Two weeks turned into more. “There was a legality. It will take a bit longer. Will you continue caring for her?”
“Oh, my! I get to hold you in my arms a little longer,” I silently whispered to her. I loved her. I prayed for her. And her Forever Family. “All is in God’s Sovereign hands.”
After many, many weeks and after all legal issues were ironed out, this precious foster baby’s Adoption Ceremony was held in the BCS office, a special adoption suite. We lovingly referred to this suite as the Adoption Hospital.
“No less joy-filled pain in delivery here, than the other hospital delivery room,” Tim and I decided.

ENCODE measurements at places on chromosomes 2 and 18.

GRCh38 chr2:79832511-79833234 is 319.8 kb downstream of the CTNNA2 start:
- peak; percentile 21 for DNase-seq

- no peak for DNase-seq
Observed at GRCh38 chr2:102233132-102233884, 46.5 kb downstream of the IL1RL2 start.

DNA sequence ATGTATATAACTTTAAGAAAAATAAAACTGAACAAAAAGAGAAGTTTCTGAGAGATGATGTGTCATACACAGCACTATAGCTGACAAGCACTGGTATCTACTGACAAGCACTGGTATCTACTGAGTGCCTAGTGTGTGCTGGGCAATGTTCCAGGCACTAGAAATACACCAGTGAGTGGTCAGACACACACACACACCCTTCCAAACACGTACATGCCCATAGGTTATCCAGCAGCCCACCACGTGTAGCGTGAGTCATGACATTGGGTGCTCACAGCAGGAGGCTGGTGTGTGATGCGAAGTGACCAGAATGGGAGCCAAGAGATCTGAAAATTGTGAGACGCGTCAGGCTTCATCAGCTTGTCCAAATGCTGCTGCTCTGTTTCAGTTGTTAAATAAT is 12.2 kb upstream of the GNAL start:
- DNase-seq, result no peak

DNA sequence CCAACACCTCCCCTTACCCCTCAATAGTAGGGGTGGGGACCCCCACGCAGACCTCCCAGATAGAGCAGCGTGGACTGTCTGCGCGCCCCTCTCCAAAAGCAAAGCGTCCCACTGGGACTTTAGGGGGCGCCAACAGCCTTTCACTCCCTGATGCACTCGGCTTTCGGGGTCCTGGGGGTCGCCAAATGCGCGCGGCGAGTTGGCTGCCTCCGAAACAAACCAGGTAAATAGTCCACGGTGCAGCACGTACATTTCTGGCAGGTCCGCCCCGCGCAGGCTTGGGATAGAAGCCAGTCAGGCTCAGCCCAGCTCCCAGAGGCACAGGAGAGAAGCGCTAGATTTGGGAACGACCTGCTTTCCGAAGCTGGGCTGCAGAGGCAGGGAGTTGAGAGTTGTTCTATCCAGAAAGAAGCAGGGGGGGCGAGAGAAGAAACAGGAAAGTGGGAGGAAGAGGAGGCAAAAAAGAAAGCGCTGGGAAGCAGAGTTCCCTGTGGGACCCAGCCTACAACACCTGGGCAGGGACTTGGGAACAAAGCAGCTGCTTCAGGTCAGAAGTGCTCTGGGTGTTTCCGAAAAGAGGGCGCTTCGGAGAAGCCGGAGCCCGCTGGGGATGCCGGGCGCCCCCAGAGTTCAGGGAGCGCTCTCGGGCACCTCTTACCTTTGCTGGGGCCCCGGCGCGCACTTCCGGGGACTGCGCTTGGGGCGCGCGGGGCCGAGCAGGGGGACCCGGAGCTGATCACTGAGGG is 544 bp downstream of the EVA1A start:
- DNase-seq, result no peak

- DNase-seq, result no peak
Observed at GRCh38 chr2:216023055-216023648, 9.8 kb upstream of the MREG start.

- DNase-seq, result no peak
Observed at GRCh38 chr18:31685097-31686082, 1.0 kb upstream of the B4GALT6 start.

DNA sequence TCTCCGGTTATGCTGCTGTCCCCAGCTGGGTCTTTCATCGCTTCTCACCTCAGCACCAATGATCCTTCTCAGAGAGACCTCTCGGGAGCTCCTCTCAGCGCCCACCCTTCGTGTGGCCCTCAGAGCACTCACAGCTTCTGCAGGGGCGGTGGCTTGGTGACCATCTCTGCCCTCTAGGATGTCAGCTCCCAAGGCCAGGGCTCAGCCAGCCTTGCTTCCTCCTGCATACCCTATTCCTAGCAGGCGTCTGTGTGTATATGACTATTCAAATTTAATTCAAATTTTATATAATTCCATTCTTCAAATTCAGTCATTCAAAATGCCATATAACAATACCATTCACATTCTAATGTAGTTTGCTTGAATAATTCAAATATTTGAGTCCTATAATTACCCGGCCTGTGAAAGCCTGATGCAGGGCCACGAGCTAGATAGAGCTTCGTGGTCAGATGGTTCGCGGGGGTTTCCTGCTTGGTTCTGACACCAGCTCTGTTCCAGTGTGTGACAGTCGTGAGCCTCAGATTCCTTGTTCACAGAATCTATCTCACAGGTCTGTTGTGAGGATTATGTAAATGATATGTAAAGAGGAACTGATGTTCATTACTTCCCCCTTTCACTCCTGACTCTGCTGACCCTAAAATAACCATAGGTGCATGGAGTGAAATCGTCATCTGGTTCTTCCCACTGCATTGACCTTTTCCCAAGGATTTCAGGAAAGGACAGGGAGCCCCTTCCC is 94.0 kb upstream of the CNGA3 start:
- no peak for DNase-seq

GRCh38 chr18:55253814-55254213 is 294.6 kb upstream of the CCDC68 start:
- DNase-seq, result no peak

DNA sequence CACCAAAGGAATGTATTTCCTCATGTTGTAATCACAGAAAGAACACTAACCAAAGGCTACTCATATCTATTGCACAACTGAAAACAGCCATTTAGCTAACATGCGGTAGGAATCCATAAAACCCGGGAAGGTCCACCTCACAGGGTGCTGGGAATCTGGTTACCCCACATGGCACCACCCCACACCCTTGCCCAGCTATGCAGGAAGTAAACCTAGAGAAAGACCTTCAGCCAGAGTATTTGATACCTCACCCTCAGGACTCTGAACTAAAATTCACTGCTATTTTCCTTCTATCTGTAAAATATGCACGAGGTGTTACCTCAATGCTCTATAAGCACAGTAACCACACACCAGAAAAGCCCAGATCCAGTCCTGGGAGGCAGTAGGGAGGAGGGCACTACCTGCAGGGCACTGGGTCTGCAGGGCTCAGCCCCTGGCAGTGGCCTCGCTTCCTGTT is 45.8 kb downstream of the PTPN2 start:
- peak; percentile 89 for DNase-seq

The simultaneous joy and pain in this adoption hospital was not the usual physical pain of childbirth, followed by the joy of a baby’s cry of the first breath of life outside the womb.
But it was the emotional joy and pain, mixed into one pot, which ultimately brings to a baby a loving plan of life. Somehow the birth parent, the adoptive parent, the foster parent and the social workers have been straining through a kind of labor pain, to bring this life plan to birth. And this all happened in the adoption hospital.
Tim and I were happy for the adoptive couple. And sad for the baby’s difficult transition. But happy for the baby’s ultimate Forever Family. Happy for the BCS staff for the adoptive plan fulfilled. Sad for the same staff that walked through the grief with the birthmother. Sad for the grieving we were about to experience as long term foster parents.